It was essentially a meaningless score, increasing the Bucs' lead from 30-7 to 37-7. But it was the kind of play that can turn a game around during the regular season, and so it was far from meaningless for either Spence or the team.
"Sure it helped them make the decision, but I can't be happy with that," he said. "I've got to keep going."
Spence was referring to Sunday, August 27, both the end and the beginning of his quest. The Bucs made their final roster cuts that day, and Spence wasn't among them. But he also would like to take a more active role than he did in New York.
"I was basically the third tight end and a real limited special teams player," he said. "I got to make one pretty big play in the Championship Game. I scored a touchdown in one game against Dallas, and that's about all I did the whole time I was there."
That's a quick glossing over of one of the biggest plays in recent Jets history. As a rookie in 1998, Spence caught a ride with a hot team, as the Jets rolled to a 12-4 record and the AFC East title in Head Coach Bill Parcells' second season. New York then defeated Jacksonville in the playoffs to earn a spot in the AFC Championship Game in Denver.
In the third quarter, the Jets held a slim 3-0 lead over the favored Broncos in Mile High Stadium. Denver attempted a punt from deep in its own territory, and Spence blocked it, leading to a Jets' recovery at the Broncos' one and a Curtis Martin touchdown. The Jets couldn't hold the lead, but Spence's play nearly propelled them into the Super Bowl.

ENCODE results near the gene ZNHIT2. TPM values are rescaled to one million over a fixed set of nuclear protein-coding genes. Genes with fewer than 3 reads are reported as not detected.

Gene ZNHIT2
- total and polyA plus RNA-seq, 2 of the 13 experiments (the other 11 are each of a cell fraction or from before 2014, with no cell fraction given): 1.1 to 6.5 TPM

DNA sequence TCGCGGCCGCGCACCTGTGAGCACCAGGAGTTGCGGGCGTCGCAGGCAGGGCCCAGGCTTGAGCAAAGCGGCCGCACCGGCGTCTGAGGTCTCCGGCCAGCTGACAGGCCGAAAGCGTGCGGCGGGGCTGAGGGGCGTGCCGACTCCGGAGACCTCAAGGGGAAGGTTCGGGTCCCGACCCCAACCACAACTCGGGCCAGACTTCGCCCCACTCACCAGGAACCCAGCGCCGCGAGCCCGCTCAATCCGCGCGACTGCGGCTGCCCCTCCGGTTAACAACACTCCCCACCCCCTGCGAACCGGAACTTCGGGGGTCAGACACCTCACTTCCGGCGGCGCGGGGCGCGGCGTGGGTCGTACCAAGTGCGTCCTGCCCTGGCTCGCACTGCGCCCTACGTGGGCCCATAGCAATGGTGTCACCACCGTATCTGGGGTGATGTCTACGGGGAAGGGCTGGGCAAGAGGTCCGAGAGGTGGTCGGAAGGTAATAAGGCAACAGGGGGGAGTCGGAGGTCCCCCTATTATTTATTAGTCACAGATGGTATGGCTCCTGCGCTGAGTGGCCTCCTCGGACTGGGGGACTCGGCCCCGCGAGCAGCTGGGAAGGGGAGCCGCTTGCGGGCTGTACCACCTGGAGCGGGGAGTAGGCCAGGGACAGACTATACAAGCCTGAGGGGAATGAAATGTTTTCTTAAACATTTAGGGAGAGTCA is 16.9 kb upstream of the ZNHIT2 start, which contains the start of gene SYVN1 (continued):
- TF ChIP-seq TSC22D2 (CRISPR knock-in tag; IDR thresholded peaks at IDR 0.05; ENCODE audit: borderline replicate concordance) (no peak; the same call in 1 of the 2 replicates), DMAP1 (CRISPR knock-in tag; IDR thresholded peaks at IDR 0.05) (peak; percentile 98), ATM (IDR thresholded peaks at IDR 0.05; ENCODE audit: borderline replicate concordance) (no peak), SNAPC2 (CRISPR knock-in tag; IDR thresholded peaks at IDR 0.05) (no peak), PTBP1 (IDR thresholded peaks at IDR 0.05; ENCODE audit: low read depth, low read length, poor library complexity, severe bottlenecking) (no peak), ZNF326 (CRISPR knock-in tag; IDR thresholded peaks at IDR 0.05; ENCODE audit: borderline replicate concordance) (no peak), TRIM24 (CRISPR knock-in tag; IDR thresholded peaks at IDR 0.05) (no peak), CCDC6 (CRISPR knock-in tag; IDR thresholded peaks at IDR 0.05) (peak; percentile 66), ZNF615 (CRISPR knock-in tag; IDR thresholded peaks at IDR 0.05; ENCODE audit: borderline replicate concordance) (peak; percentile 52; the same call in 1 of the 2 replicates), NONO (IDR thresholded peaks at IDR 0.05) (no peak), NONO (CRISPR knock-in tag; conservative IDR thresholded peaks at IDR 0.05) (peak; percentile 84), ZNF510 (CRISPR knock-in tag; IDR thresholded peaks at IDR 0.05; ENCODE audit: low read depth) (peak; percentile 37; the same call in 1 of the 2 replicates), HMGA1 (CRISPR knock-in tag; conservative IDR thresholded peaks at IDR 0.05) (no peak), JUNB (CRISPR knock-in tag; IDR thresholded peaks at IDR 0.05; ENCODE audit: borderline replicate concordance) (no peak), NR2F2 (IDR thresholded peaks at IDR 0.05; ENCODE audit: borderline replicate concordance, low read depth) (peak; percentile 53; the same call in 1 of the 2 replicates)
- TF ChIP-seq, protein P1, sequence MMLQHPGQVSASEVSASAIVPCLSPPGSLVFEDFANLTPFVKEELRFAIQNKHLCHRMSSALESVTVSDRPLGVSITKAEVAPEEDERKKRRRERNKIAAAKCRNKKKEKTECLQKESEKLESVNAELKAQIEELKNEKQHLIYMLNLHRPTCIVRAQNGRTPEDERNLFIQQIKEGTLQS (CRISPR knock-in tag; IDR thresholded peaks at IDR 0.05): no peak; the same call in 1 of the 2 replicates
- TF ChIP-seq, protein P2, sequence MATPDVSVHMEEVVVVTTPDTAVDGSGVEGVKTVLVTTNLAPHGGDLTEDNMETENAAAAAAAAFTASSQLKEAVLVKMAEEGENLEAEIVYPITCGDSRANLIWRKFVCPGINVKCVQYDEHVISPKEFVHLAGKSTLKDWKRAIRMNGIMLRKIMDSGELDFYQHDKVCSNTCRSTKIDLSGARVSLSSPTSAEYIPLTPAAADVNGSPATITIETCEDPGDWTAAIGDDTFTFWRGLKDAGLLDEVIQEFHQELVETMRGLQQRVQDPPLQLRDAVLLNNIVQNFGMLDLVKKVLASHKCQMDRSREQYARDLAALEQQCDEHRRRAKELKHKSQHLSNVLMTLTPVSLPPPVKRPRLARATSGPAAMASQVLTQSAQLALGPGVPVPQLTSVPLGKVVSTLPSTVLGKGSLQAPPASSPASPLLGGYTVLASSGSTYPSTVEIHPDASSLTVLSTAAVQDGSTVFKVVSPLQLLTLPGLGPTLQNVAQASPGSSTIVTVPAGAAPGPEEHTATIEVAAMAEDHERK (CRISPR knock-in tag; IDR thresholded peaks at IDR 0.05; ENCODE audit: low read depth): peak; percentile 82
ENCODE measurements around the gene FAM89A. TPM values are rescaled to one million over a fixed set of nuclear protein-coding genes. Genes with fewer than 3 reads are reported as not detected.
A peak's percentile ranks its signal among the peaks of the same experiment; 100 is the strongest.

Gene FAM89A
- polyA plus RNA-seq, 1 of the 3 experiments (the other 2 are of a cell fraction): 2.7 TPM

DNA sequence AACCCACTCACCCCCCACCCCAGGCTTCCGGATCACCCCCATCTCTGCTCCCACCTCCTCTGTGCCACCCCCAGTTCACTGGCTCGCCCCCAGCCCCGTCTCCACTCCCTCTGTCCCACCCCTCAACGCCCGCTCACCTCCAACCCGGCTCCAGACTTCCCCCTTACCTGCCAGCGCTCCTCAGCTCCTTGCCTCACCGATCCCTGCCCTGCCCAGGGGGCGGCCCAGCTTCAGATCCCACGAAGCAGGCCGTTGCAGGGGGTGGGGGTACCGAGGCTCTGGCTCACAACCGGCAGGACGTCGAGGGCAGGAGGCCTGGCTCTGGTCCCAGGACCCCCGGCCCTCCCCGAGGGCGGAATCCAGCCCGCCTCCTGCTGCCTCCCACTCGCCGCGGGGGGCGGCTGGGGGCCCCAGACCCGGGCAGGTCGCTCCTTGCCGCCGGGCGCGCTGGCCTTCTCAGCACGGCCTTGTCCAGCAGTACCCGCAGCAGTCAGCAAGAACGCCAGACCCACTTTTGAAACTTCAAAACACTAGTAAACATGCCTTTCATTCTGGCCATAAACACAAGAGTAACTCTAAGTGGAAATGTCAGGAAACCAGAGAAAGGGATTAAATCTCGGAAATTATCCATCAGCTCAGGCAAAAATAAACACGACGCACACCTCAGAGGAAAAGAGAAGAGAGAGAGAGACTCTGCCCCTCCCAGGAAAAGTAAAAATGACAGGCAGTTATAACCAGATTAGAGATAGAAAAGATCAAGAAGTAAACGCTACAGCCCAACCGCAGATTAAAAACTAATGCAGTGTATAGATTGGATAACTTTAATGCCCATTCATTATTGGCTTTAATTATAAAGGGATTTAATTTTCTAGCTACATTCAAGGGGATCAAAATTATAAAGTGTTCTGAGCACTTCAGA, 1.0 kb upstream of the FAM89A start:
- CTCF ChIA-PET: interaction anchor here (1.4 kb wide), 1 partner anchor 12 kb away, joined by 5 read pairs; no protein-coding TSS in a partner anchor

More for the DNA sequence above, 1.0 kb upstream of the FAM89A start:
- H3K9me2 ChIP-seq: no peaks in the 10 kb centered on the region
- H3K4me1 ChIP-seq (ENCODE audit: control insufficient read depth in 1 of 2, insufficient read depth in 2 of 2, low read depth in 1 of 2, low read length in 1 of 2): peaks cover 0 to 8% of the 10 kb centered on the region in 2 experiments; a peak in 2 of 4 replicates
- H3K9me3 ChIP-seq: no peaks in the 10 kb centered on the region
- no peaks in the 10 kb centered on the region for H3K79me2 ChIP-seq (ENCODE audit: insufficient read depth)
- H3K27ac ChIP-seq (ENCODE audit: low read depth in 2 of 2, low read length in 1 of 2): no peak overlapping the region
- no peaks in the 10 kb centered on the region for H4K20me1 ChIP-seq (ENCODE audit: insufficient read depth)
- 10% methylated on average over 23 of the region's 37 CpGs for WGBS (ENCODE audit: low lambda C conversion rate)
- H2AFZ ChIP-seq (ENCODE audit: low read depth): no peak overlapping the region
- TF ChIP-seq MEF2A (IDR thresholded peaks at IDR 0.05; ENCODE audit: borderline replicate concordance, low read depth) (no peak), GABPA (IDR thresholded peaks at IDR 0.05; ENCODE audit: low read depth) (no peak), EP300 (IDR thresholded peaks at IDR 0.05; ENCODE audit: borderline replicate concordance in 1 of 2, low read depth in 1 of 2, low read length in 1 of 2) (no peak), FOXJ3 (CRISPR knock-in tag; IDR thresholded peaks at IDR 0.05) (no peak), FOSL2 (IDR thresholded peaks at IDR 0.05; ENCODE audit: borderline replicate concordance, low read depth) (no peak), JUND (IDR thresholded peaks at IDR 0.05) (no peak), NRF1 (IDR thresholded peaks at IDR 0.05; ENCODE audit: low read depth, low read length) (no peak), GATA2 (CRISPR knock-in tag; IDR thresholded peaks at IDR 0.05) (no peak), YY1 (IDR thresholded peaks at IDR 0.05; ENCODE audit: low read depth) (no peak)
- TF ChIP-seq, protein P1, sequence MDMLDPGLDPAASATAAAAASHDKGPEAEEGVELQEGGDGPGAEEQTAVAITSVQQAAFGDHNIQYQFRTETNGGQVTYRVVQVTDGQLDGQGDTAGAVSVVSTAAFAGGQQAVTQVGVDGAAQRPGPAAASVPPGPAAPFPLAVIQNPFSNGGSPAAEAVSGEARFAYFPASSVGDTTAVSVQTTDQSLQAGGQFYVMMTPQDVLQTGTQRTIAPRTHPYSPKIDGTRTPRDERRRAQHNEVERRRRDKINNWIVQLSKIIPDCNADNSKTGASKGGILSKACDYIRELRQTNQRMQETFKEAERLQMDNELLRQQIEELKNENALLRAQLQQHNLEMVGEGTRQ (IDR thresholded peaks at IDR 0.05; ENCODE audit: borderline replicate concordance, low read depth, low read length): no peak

Maybe a more active role would produce more such plays. Perhaps he'll get a larger opportunity with the Bucs, where new offensive coordinator Les Steckel is likely to utilize the tight end position more than Tampa Bay fans have seen in the past. Spence, who caught 91 passes at Oregon, has always been considered a good pass-catching tight end.
"You get dubbed a specific type of tight end right from the start," said Spence, who weighs in at 6-4, 249 pounds, roughly the same size as the Bucs' three other tight ends. "I don't know if you start believing what people are telling you or what."
Of course, in a larger sense, Spence is much more well-rounded. He likes the outdoors, but that's a pretty broad spectrum. Spence covers most of it, from laconic fishing to hyperactive snowboarding.
"I'm pretty much interested in everything," he said. "I like to try new things all the time. But snowboarding is definitely one of my favorites, and surfing is becoming one of them. I surfed a lot this past summer. Anything out in nature, I'm all for."
He spent part of the last offseason 'exploring' his home state. "I was in San Francisco, Lake Tahoe, Baja California, Cabo San Lucas, L.A., Santa Barbera," he said. "I was just all over the place, fishing, surfing, everything."
He had to head back to New York in the summer, of course, but his travels weren't over. A whirlwind week took him down the coast and made him sweat out two cut days in less than a week. He's up for about 10-12 more trips this year, all on the Tampa Bay Buccaneers' charter plane. That's a dream come true for Spence, and a validation of the years he stuck with his favorite crew.
"They're the underdog," said Spence of the Buccaneers, who are quickly shedding that label. "I've always loved the underdog, and I just stuck with them ever since. Everyone thought I was crazy, but now they don't."